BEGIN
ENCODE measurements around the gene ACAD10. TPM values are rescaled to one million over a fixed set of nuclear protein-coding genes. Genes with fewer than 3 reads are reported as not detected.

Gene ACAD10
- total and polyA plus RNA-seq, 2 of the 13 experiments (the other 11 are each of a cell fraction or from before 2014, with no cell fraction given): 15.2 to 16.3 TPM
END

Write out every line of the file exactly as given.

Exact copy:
ENCODE measurements around the gene ACAD10. TPM values are rescaled to one million over a fixed set of nuclear protein-coding genes. Genes with fewer than 3 reads are reported as not detected.

Gene ACAD10
- total and polyA plus RNA-seq, 2 of the 13 experiments (the other 11 are each of a cell fraction or from before 2014, with no cell fraction given): 15.2 to 16.3 TPM